Chromosomes are evolved via fusion, fission, insertion, and duplication events, allowing evolution of chromosome size and number, and hence the genes. Gene duplication is the major force acting on the evolution of different species, and the gene families are groups of genes generated by duplication. The sizes of gene families reflect the number of duplicated genes, which are known as paralogs. Several plant MAPKs analyzed during this study were found to be duplicate genes resulting in several paralogous genes (Additional file 1). The plants with duplicated genomes give rise to more duplicated MAPKs relative to species with non duplicated genomes. Accordingly, species such as G. max, G. raimondii, and M. domestica contain more duplicated genes. Nevertheless, almost all species posses duplicated MAPKs in their genome. The gene duplication result of plant MAPKs those contained novel activation loop motif are reported in table (Table 8). All the MAPK resulted in z-score above four with 100% level of confidence.
MAPKs in monocotyledonous plants
Among the 40 different plant species analyzed during this study, six were monocotyledonous plants (B. distachyon, O. sativa, P. virgatum, S. italica, S. bicolour and Z. mays) (Table 1). Our study revealed that O. sativa contains 17 MAPKs, not 15 as reported earlier. Among monocot species, P. virgatum contains the highest number of MAPKs in its genome (27).
MAPKs in dicotyledonous plants
The MAPK gene family of dicotyledonous plants has shown large variations among MAPK gene family members (Table 1). Among 40 different species investigated herein, 26 were dicot plants. This group contained as few as 6 MAPK gene in M. guttatus to as many as 31 in soybean (G. max). Investigation of MAPKs in G. max in another study using the HMM (hidden Markov model) approach also showed 35 MAPKs; however, four of them are indeed ‘MAPK-likes’ genes, making the actual MAPK number 31.
MAPKs in lower photosynthetic eukaryotes (Algae, Moss and Pteridophyte)
The lower photosynthetic groups includes four algae, one bryophyte, one pteridophyte and one gymnosperm species (Table 1). Multiple MAPKs were seen in several species of algae (Table 1). Our study also showed multiple MAPKs (TEY, 2/3/4 and TDY, 1/2) in unicellular and multi-cellular algae (Table 5). A genome survey of S. moellendorffii, a model lycophyte (non-seed vascular plant) and a primitive species revealed the presence of six MAPKs with single MAPKs in group A and B, whereas two MAPKs were present in group C and D. As a result, there are four MAPKs with the TEY motif and only two with the TDY motif. Among the mosses and algae, P. patens and O. lucimarinus lacks ‘group A’ type MAPKs, while V. cartieri lacks ‘group B’ and ‘group C’ type MAPKs and C. reinhardtii and C. subellipsoidea do not possess ‘group C’ MAPKs. Interestingly, none of the studied lower photosynthetic eukaryotes or land plants (both mono and dicot species) lacked ‘group D’ type MAPKs.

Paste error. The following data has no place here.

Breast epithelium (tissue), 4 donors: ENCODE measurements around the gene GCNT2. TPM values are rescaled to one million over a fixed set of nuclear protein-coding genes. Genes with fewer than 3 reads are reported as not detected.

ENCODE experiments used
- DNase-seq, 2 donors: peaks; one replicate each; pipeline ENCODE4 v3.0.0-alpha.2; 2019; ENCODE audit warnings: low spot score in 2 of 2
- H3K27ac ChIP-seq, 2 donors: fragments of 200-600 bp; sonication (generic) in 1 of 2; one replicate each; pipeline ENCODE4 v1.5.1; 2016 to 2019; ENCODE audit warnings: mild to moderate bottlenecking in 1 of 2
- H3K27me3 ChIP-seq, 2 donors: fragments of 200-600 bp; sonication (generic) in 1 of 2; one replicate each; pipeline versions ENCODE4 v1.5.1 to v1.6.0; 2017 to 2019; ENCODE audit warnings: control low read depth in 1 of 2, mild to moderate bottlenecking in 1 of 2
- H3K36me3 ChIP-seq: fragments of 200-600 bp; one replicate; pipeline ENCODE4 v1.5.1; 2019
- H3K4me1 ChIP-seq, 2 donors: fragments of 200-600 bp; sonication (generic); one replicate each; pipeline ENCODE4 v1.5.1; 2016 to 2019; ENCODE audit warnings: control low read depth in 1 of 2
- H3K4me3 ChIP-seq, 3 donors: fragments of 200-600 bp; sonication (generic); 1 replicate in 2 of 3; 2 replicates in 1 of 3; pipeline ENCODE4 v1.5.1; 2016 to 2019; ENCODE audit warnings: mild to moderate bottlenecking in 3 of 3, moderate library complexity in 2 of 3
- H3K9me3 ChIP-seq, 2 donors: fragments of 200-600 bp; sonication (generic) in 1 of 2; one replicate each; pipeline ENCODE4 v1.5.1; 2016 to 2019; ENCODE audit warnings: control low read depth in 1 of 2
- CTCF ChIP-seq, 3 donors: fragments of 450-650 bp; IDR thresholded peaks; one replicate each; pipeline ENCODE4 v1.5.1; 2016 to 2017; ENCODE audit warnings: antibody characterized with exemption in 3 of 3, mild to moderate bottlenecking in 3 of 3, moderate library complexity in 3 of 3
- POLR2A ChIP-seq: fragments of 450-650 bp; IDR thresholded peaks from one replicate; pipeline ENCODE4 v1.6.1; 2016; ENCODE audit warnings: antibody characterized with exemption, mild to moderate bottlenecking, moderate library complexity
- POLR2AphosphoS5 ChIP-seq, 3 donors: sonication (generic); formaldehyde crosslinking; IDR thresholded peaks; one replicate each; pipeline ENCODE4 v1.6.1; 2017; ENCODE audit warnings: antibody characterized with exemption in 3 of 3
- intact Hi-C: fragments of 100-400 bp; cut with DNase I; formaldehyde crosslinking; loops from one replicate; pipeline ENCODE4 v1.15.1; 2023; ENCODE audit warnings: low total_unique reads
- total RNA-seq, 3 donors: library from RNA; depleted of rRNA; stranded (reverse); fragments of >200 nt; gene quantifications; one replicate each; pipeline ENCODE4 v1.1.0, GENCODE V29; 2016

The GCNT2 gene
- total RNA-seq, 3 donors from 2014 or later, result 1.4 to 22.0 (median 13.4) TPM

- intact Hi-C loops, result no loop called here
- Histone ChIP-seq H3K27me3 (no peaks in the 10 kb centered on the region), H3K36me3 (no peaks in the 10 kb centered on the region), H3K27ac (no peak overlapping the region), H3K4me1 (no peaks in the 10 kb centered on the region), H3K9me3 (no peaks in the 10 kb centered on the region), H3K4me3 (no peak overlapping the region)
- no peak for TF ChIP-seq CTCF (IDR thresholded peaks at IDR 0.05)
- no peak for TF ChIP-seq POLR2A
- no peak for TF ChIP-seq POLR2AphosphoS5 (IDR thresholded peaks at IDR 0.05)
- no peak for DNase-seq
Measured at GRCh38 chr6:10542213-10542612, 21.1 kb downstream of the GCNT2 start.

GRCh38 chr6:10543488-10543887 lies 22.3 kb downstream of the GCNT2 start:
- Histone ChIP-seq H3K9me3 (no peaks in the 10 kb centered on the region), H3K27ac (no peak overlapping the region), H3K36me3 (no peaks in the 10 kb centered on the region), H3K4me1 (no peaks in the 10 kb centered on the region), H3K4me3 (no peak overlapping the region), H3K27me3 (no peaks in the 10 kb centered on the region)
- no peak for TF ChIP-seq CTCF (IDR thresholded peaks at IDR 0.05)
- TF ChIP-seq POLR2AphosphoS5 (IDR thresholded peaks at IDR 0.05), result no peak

Nomenclature and identification of MAPKs
It is very important to assign an appropriate and specific name to each member of the family to enable a thorough understanding of it. Therefore, we provided unique names to all 589 identified MAPKs across the plant lineage using the orthologous based nomenclature system proposed by Hamel et al. . In the traditional naming system, names are assigned to gene(s) that are identified and cloned first, regardless of their similarities to other gene(s). For example, if someone cloned the ThMPK gene from Thelluginella halophila first, it named as ThMPK1, regardless of its orthologous similarity with other MPKs. Accordingly, if this ThMPK1 has orthologous similarity with AtMPK6, it should be named ThMPK6, but this does not happen. However, orthology lends the legitimacy to transfer of functional similarities from its ancestors [22-24]. As a result, orthology based nomenclature can provide succinct information regarding its orthologous counterpart gene. Practically, it is difficult to study every individual MAPK gene in all plant species to understand their specific roles in different aspects of plant biology. As orthology lends the legitimacy of common ancestry and evolutionary function, orthology based nomenclature will provide ideas regarding possible roles of specific genes in the plant species being investigated. This system of nomenclature can be further extended to newly identified gene families of other plant species.
To date, MAPK gene family members of only few plant species have been reported, including Oryza sativa , Arabidopsis thaliana , Zea mays , Brachypodium distachyon , Canola (Brassica napus)  and Malus domestica . Although MAPKs from these plant species are previously identified, we have included them here to broaden the study. Inclusion of these species in our study led to identification of some new members of MAPKs. An earlier study by Hamel et al., revealed that the O. sativa genome contains 16 members of the MAPK gene family . However, we recently identified 17 MAPK gene family members from O. sativa. Additionally, Zhang et al., reported 26 members of the MAPK gene family from Malus domestica , but we found that M. domestica contains 28 members.
Genomics of MAPKs